The Portland Timbers faced a somewhat depleted San Jose Earthquakes side last Sunday, as they were missing key players Steven Beitashour, Shea Salinas, and Marvin Chavez. Though I would consider Chavez to be a long shot to start, all three could well be back in the lineup on Sunday.
As Stacey pointed out on Friday, San Jose was already going to have a different look tomorrow with the suspension of Alan Gordon. With Chris Wondolowski back up top next to Steven Lenhart, Portland's center backs are going to face a different sort of challenge from what they faced last Sunday.
The Quakes' wings may present an even bigger challenge.
Wondolowski played a pretty dreadful game last week paired with Dan Gargan on the right wing, attempting just 23 passes the entire match, completing 14. Those numbers would have been okay if he were playing as a striker, but for a midfielder that's just terrible. Ramiro Corrales and Justin Morrow did a bit better, but Corrales tended toward the center of the field, giving Jack Jewsbury an easier night than he'd had against Houston.
As a result, San Jose's possession was pushed towards the middle of the field, where Diego Chara and Will Johnson waited to cut out passes and recover possession. Without quality crosses constantly coming in from the wings (they were limited to just 12 crosses, to the Timbers' 25), Lenhart and Gordon were denied repeated opportunities to jostle with Portland's CBs.
Their frustration ballooned as the match progressed, finally popping in the form of an ejection and a bad foul in a dangerous position.
Now, replace Corrales and Gargan with Shea Salinas and Steven Beitashour, and suddenly you've got a much more balanced Earthquake attack. If Chavez is somehow also able to crack the starting lineup and make his first appearance of 2013, it's a whole new ballgame.
Caleb Porter has proven to be adept at adjusting his lineup to respond to challenges presented by the opposition. It's one important reason the Timbers' second half performances have so significantly surpassed their first-halves.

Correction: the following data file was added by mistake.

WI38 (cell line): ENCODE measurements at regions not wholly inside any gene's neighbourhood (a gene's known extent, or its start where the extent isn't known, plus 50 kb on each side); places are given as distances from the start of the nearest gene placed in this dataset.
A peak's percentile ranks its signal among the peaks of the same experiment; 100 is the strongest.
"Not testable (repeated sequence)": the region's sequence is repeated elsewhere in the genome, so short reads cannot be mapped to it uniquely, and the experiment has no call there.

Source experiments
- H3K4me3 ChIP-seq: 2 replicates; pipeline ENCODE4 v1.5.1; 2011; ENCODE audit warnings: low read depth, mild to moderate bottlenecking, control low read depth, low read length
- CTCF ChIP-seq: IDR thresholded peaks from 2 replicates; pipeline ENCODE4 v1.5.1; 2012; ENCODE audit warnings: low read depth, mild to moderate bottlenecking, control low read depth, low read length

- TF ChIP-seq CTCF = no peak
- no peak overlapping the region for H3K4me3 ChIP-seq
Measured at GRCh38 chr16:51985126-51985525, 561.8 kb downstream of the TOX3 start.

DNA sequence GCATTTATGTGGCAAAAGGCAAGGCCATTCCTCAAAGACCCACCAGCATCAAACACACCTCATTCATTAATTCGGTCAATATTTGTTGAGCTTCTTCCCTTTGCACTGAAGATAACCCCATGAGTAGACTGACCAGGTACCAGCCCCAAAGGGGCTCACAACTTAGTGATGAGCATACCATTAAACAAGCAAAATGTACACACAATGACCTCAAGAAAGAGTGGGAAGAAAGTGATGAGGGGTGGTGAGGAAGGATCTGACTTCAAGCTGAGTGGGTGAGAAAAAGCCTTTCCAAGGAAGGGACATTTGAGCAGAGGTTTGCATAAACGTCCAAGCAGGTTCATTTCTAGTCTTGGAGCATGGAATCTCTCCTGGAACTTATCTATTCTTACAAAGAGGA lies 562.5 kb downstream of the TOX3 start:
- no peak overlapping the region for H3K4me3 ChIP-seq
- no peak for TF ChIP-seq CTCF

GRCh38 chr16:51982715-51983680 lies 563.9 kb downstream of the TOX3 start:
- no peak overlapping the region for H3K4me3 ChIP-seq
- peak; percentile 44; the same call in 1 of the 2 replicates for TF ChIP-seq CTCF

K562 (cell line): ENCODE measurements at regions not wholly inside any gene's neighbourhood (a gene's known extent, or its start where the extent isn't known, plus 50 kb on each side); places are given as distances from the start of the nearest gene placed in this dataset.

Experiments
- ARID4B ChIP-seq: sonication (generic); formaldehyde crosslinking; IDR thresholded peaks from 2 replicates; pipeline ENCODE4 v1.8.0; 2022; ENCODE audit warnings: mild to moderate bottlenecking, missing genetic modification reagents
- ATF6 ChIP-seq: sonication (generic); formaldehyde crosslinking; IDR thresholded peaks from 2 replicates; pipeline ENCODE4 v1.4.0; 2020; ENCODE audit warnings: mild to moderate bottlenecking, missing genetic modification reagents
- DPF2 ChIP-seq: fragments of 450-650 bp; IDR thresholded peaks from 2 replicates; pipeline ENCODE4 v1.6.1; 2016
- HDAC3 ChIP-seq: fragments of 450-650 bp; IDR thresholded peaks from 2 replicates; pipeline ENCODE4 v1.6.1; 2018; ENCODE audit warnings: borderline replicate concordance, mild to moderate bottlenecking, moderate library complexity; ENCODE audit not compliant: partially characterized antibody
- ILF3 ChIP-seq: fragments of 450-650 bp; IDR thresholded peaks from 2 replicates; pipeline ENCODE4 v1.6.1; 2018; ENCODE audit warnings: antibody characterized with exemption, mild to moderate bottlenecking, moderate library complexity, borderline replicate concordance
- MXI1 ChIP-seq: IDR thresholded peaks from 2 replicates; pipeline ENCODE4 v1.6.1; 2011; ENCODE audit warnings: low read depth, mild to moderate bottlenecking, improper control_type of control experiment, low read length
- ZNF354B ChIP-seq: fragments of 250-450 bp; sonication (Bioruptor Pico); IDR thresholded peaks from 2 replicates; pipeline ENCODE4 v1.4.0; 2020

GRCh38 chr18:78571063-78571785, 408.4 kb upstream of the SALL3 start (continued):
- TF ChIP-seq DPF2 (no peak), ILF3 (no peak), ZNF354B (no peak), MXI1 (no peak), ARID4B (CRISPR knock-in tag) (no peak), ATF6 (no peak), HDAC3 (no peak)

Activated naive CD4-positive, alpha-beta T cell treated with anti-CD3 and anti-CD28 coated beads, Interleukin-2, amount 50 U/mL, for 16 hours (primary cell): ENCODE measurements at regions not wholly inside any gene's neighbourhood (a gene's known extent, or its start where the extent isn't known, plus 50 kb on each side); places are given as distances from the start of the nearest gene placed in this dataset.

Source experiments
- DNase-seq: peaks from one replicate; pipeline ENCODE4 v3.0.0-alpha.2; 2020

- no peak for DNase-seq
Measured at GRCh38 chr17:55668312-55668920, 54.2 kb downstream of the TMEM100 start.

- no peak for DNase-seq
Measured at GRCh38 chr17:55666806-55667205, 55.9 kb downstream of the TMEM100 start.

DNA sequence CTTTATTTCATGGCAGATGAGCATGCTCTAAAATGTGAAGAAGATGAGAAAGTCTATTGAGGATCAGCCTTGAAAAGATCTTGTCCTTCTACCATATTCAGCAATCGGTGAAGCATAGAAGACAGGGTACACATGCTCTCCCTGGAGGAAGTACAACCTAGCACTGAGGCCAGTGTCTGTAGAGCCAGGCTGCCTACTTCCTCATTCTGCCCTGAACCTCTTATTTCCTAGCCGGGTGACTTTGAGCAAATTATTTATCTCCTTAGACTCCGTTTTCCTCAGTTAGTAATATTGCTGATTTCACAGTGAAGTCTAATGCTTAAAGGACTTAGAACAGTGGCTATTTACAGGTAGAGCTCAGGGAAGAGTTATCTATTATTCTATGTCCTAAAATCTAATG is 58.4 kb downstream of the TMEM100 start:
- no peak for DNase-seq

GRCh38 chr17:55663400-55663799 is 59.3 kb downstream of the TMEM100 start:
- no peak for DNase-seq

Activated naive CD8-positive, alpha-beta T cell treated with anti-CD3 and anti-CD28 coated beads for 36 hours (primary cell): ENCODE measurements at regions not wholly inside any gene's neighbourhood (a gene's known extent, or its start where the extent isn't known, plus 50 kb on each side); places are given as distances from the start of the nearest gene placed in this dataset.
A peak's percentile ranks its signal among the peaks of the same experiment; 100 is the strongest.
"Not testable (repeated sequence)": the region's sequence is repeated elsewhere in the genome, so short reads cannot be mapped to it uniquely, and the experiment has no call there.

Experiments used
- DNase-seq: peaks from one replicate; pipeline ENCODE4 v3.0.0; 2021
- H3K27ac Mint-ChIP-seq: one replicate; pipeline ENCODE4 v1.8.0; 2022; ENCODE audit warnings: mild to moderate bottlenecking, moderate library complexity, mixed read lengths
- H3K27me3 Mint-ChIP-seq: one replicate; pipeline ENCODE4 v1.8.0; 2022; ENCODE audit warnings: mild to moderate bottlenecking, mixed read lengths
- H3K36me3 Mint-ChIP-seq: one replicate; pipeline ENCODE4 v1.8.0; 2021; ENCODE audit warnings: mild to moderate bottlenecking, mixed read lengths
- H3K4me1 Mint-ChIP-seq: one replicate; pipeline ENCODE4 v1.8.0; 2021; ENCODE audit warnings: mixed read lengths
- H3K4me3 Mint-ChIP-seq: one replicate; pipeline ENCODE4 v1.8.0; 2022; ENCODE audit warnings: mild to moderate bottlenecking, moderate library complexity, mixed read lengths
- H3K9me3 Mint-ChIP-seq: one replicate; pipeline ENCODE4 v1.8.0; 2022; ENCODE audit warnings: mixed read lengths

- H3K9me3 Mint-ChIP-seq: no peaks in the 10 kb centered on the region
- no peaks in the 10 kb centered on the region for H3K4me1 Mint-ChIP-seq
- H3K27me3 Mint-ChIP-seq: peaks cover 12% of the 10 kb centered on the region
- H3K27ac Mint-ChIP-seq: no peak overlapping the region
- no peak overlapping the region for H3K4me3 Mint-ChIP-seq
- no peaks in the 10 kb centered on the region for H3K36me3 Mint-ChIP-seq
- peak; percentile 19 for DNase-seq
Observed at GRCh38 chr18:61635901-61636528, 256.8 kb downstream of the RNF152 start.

Porter should treat Sunday's match just like every other second half effort this season -- it's an opportunity to change tactics and personnel in response to what he has already seen of the opponent, and what adjustments he expects his opponent to make. Fortunately, he will likely have a key personnel change of his own to throw at the opposition, with Diego Valeri likely returning to the lineup.
Obviously, Valeri should start if he's ready (he believes he is). His presence in midfield is desperately needed to connect with Ryan Johnson on his runs behind the Quakes' defense. Darlington Nagbe and Kalif Alhassan did well with that task in the second half of the Houston match, but against San Jose they were less successful. Valeri's vision and creativity will provide more consistent results.
If Steven Beitashour returns to the lineup, his presence may force Rodney Wallace to focus on defending him more, pinning him lower on the pitch and more firmly on the wing, and removing him somewhat from the attack. Wallace ended up playing similarly against Dan Gargan last week, more as a midfield winger than as a striker -- Beitashour will give him even more trouble.
With Wallace pinned to his side, it will be up to Diego Chara to provide width in the other direction and make the runs out of the midfield that have already earned him two assists in 2013 (as compared to his 0 in 2012). Nagbe should return to the striker role, just as he did in the second half against Houston, to create havoc in the space between the Quakes' lines and give Ryan Johnson a little more freedom up top.
Of course, at the foundation of it all is the quick one-touch passing and smart movements that have been a hallmarks of Porterball. If they are up to the challenge, and if Valeri is truly ready to return, Timbers fans should see their team create more chances than they saw at Jeld-Wen Field last week.
Whether the players will actually be able to finish those chances is another question altogether. Good thing Porter gets another halftime to make adjustments.